(Image above: "We've Been Here," a mural in the Lizzie K. Weeks Room of the Portland Building, by Kayin Talton Davis)
The $35 Arts Education and Access Income Tax, or Arts Tax, approved by Portland voters in 2012, is due on April 18, 2023 and can be paid online.
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Read below about how the Arts Tax is spent.
Arts and culture are integral to our community and vital to Portland's identity as a center of creativity. Artists and creative workers help define our culture, fuel our economy, and enhance our quality of life. We celebrate creativity in all its forms so that communities can connect, companies can flourish, and students can succeed in school and in life.
The role of the City Arts Program is to support Portland's arts and culture ecosystem and expand opportunities for Portlanders to participate in creative experiences. Meet the team.
The City Arts team collaborates with the Commissioner of Culture and Livability, Commissioner Dan Ryan, to oversee the arts services provided by the Regional Arts & Culture Council (RACC) and to coordinate arts-related services provided by City bureaus and other programming partners.
In the fall of 2022, the City and a coalition of local government agencies launched "Our Creative Future," a comprehensive cultural planning process to develop a new vision for arts and culture in the Portland metro region. We look forward to sharing more information and a wide variety of community engagement opportunities in the months ahead.
Our primary arts services provider is the Regional Arts & Culture Council
The Regional Arts & Culture Council (RACC) delivers a wide array of arts and culture services, including advocacy, grantmaking programs, and managing the City's public art program. In June of 2023, Commissioner Ryan announced that the City's contract with RACC expires on June 30, 2024, and that the City will be issuing RFPs (Requests for Proposals) for various arts-related services in the year ahead. Learn more here.
Public art and the Percent-for-Art program
Public Art contributes to experiences that enrich the social, physical and cultural environment of Portland, and promotes dialogue among people of all ages and backgrounds. By Portland City Code, two-percent of the cost of the City's qualifying infrastructure projects are dedicated for public art. Funds may be used to commission, purchase, and maintain public artworks, fund artists-in-residence programs, and/or fund creative space.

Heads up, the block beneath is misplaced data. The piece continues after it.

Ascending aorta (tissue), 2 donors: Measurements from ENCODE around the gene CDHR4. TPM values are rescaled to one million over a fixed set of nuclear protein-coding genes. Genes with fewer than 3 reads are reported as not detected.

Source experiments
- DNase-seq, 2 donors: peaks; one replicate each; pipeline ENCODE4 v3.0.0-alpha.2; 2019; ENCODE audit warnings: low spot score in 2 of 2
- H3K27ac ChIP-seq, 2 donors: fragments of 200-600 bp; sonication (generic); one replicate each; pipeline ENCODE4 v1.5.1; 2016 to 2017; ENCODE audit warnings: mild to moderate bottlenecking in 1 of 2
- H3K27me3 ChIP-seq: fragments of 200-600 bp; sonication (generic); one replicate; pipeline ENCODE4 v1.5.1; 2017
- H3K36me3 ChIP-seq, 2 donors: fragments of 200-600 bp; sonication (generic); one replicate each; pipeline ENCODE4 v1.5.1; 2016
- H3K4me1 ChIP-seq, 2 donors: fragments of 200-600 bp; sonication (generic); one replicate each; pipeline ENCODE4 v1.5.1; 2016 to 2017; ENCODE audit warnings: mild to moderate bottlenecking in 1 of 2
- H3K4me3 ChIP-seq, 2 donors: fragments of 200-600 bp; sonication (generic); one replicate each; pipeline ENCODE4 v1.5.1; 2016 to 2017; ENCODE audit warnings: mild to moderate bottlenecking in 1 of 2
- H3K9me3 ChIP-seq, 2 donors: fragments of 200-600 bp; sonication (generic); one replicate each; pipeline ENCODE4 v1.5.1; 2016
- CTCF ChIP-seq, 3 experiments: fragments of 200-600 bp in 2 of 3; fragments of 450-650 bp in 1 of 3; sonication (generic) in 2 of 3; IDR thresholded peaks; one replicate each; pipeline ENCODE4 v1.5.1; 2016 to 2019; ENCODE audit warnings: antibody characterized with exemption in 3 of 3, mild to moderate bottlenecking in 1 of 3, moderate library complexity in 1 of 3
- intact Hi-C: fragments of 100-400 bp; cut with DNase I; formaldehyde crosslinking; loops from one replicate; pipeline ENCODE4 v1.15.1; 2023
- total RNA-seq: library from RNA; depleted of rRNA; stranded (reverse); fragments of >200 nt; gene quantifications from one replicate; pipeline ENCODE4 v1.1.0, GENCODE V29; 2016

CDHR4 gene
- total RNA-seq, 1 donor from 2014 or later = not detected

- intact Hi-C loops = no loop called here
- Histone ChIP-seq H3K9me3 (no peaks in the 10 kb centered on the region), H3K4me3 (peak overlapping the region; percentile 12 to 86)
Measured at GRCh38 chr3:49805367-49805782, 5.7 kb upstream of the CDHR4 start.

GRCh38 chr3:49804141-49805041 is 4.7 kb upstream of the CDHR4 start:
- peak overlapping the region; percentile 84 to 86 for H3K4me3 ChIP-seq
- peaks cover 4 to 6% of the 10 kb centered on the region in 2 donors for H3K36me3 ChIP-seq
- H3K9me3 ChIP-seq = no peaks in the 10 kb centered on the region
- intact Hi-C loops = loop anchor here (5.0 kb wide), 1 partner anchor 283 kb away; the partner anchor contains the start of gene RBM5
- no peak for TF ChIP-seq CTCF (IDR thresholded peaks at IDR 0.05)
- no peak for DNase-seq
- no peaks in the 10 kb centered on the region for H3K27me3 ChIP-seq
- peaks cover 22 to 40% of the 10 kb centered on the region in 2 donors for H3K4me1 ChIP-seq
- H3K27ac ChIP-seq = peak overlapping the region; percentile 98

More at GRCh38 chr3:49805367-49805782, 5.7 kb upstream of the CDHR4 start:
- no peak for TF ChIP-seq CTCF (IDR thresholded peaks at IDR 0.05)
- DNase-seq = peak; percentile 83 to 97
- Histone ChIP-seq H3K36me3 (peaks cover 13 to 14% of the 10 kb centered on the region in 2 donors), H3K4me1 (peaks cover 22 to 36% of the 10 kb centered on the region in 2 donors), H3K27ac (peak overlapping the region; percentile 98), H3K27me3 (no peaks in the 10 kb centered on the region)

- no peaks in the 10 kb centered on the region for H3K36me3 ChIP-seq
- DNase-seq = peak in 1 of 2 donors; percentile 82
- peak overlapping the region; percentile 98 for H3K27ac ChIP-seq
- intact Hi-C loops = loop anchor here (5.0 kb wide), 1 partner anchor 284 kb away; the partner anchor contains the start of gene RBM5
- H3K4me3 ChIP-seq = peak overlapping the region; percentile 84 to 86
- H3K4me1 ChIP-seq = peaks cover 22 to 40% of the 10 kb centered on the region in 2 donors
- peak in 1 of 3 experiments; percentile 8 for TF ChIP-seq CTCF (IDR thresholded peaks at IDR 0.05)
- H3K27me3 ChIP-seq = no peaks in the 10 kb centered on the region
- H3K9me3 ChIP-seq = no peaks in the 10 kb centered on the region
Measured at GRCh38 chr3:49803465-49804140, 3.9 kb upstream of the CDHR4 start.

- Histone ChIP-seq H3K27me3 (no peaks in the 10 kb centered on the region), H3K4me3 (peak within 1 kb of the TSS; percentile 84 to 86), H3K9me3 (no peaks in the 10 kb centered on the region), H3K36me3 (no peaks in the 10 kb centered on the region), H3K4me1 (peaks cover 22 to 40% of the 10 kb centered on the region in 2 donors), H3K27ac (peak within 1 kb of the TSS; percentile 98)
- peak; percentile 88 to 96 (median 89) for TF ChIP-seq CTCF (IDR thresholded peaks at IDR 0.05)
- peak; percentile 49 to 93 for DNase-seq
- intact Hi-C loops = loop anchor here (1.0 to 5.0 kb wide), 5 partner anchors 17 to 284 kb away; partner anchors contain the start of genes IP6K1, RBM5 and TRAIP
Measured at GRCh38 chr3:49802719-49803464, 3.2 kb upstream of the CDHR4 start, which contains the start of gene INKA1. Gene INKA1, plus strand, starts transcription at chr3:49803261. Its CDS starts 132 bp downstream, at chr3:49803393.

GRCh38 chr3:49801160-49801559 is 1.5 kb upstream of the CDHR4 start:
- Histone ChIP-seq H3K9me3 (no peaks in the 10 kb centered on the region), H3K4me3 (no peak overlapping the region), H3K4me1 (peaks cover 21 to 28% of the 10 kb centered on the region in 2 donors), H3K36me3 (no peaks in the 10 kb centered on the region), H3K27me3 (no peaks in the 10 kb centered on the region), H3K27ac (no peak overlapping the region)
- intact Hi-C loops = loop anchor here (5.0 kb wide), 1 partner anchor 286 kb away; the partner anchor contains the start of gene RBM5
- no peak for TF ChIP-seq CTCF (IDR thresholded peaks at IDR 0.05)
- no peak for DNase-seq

Over the last thirty years, thousands of pieces of art have been added to the City's public art collection and placed across Portland, from City buildings downtown to neighborhood installations. Today, the program places special emphasis on purchasing art from underrepresented artists and adding art in historically undeserved communities. The Regional Arts & Culture Council manages the City's public art collection.
Grants for artists and nonprofit organizations
In FY21-22, the City will invest more than $3.6 million in grants through the Regional Arts & Culture Council. Visit racc.org for a summary of grant programs and deadlines.
Arts Education and Access Fund (Arts Tax)
Funded by an annual income tax of $35 per adult, the Arts Education and Access Fund supports arts and music education in K-5 schools and grants to local nonprofit organizations.
Funds are distributed based on student population to hire arts or music teachers for kindergarten through fifth grade students at the six districts in the city: Portland Public, David Douglas, Centennial, Parkrose, Reynolds and Riverdale.
The City Arts Program allocates up to 3% of Net Revenues to help coordinate arts education services and outcomes across Portland's six school districts.
Remaining funds go to RACC to award grants to support arts access. A minimum of 5 percent of funds distributed to RACC must go toward schools and nonprofit organizations that provide high-quality arts experiences with and for underserved communities. The remaining funds provide general operating support grants to a wide range of local arts organizations.
To learn more about how Arts Tax money is spent, read this article.
Other helpful links
The Arts Empowerment Program in the City's Bureau of Development Services guides artists and arts organizations through the permit process when creating or transforming space. Art is a powerful tool for equity and we prioritize project assistance to Black, Indigenous, People of Color and persons with disabilities. By supporting artists and arts organizations, this program hopes to ensure the creation and retention of affordable and safe arts spaces in Portland.
Are you looking to paint a mural? There are two options: RACC's public art murals program provides up to $5,000 in matching funds for murals that become part of the city's public art collection, and the City's original art mural program issues permits for other murals.
Portland Parks & Recreation provides a number of other arts and culture programs, services and opportunities; visit portland.gov/parks/arts-culture for more information.